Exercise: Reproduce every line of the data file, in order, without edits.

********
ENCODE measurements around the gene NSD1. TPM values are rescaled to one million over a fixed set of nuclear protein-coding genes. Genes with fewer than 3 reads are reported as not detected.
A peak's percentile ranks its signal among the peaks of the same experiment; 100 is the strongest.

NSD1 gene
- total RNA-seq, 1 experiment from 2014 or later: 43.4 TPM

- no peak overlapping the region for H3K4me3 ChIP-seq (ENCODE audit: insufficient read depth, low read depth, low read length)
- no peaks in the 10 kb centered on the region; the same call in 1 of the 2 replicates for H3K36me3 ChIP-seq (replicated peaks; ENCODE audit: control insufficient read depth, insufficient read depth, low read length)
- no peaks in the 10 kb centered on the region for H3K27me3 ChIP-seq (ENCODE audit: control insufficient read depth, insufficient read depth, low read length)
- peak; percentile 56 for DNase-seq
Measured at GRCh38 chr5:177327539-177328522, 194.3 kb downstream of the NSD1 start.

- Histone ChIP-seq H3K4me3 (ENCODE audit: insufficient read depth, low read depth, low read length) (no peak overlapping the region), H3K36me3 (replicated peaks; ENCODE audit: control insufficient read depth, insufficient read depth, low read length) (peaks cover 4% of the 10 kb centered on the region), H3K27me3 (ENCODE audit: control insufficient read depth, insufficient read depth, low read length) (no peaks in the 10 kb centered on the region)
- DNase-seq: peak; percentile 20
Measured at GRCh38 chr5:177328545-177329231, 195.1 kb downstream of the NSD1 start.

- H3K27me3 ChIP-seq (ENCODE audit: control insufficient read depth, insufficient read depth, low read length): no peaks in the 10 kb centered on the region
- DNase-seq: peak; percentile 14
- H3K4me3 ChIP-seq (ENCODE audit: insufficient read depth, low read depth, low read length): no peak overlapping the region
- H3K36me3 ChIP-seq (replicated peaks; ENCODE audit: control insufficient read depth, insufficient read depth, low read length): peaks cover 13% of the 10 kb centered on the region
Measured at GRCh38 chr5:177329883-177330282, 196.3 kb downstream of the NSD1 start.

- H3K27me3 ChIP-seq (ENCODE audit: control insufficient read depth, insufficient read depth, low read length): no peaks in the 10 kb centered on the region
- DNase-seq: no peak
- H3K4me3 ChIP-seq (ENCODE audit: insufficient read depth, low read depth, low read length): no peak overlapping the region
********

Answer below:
ENCODE measurements around the gene NSD1. TPM values are rescaled to one million over a fixed set of nuclear protein-coding genes. Genes with fewer than 3 reads are reported as not detected.
A peak's percentile ranks its signal among the peaks of the same experiment; 100 is the strongest.

NSD1 gene
- total RNA-seq, 1 experiment from 2014 or later: 43.4 TPM

- no peak overlapping the region for H3K4me3 ChIP-seq (ENCODE audit: insufficient read depth, low read depth, low read length)
- no peaks in the 10 kb centered on the region; the same call in 1 of the 2 replicates for H3K36me3 ChIP-seq (replicated peaks; ENCODE audit: control insufficient read depth, insufficient read depth, low read length)
- no peaks in the 10 kb centered on the region for H3K27me3 ChIP-seq (ENCODE audit: control insufficient read depth, insufficient read depth, low read length)
- peak; percentile 56 for DNase-seq
Measured at GRCh38 chr5:177327539-177328522, 194.3 kb downstream of the NSD1 start.

- Histone ChIP-seq H3K4me3 (ENCODE audit: insufficient read depth, low read depth, low read length) (no peak overlapping the region), H3K36me3 (replicated peaks; ENCODE audit: control insufficient read depth, insufficient read depth, low read length) (peaks cover 4% of the 10 kb centered on the region), H3K27me3 (ENCODE audit: control insufficient read depth, insufficient read depth, low read length) (no peaks in the 10 kb centered on the region)
- DNase-seq: peak; percentile 20
Measured at GRCh38 chr5:177328545-177329231, 195.1 kb downstream of the NSD1 start.

- H3K27me3 ChIP-seq (ENCODE audit: control insufficient read depth, insufficient read depth, low read length): no peaks in the 10 kb centered on the region
- DNase-seq: peak; percentile 14
- H3K4me3 ChIP-seq (ENCODE audit: insufficient read depth, low read depth, low read length): no peak overlapping the region
- H3K36me3 ChIP-seq (replicated peaks; ENCODE audit: control insufficient read depth, insufficient read depth, low read length): peaks cover 13% of the 10 kb centered on the region
Measured at GRCh38 chr5:177329883-177330282, 196.3 kb downstream of the NSD1 start.

- H3K27me3 ChIP-seq (ENCODE audit: control insufficient read depth, insufficient read depth, low read length): no peaks in the 10 kb centered on the region
- DNase-seq: no peak
- H3K4me3 ChIP-seq (ENCODE audit: insufficient read depth, low read depth, low read length): no peak overlapping the region